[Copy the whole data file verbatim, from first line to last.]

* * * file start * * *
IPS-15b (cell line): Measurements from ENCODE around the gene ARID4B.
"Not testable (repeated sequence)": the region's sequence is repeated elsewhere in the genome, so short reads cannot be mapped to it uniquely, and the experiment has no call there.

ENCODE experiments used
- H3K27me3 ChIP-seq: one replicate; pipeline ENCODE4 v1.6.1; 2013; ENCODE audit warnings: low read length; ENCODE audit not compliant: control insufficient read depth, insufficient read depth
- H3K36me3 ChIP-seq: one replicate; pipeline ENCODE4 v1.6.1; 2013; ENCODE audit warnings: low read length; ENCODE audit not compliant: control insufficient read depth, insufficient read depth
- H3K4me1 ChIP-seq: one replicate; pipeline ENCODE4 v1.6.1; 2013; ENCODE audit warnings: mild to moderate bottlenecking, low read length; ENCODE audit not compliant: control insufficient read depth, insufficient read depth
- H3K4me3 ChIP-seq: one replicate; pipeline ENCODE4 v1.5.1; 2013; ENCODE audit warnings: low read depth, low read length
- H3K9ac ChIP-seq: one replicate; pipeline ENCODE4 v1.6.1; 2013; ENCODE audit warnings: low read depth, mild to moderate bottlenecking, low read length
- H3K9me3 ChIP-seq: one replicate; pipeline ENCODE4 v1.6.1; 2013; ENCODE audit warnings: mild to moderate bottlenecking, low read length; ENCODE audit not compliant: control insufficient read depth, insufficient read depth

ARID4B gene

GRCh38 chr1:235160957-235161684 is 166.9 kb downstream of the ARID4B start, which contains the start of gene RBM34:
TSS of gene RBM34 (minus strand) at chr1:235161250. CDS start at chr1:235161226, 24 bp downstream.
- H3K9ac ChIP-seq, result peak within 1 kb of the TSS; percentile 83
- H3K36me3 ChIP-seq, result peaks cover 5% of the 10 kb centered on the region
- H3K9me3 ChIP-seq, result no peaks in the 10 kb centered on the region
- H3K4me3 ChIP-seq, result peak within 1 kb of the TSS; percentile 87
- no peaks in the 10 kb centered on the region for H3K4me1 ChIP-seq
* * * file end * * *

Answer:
IPS-15b (cell line): Measurements from ENCODE around the gene ARID4B.
"Not testable (repeated sequence)": the region's sequence is repeated elsewhere in the genome, so short reads cannot be mapped to it uniquely, and the experiment has no call there.

ENCODE experiments used
- H3K27me3 ChIP-seq: one replicate; pipeline ENCODE4 v1.6.1; 2013; ENCODE audit warnings: low read length; ENCODE audit not compliant: control insufficient read depth, insufficient read depth
- H3K36me3 ChIP-seq: one replicate; pipeline ENCODE4 v1.6.1; 2013; ENCODE audit warnings: low read length; ENCODE audit not compliant: control insufficient read depth, insufficient read depth
- H3K4me1 ChIP-seq: one replicate; pipeline ENCODE4 v1.6.1; 2013; ENCODE audit warnings: mild to moderate bottlenecking, low read length; ENCODE audit not compliant: control insufficient read depth, insufficient read depth
- H3K4me3 ChIP-seq: one replicate; pipeline ENCODE4 v1.5.1; 2013; ENCODE audit warnings: low read depth, low read length
- H3K9ac ChIP-seq: one replicate; pipeline ENCODE4 v1.6.1; 2013; ENCODE audit warnings: low read depth, mild to moderate bottlenecking, low read length
- H3K9me3 ChIP-seq: one replicate; pipeline ENCODE4 v1.6.1; 2013; ENCODE audit warnings: mild to moderate bottlenecking, low read length; ENCODE audit not compliant: control insufficient read depth, insufficient read depth

ARID4B gene

GRCh38 chr1:235160957-235161684 is 166.9 kb downstream of the ARID4B start, which contains the start of gene RBM34:
TSS of gene RBM34 (minus strand) at chr1:235161250. CDS start at chr1:235161226, 24 bp downstream.
- H3K9ac ChIP-seq, result peak within 1 kb of the TSS; percentile 83
- H3K36me3 ChIP-seq, result peaks cover 5% of the 10 kb centered on the region
- H3K9me3 ChIP-seq, result no peaks in the 10 kb centered on the region
- H3K4me3 ChIP-seq, result peak within 1 kb of the TSS; percentile 87
- no peaks in the 10 kb centered on the region for H3K4me1 ChIP-seq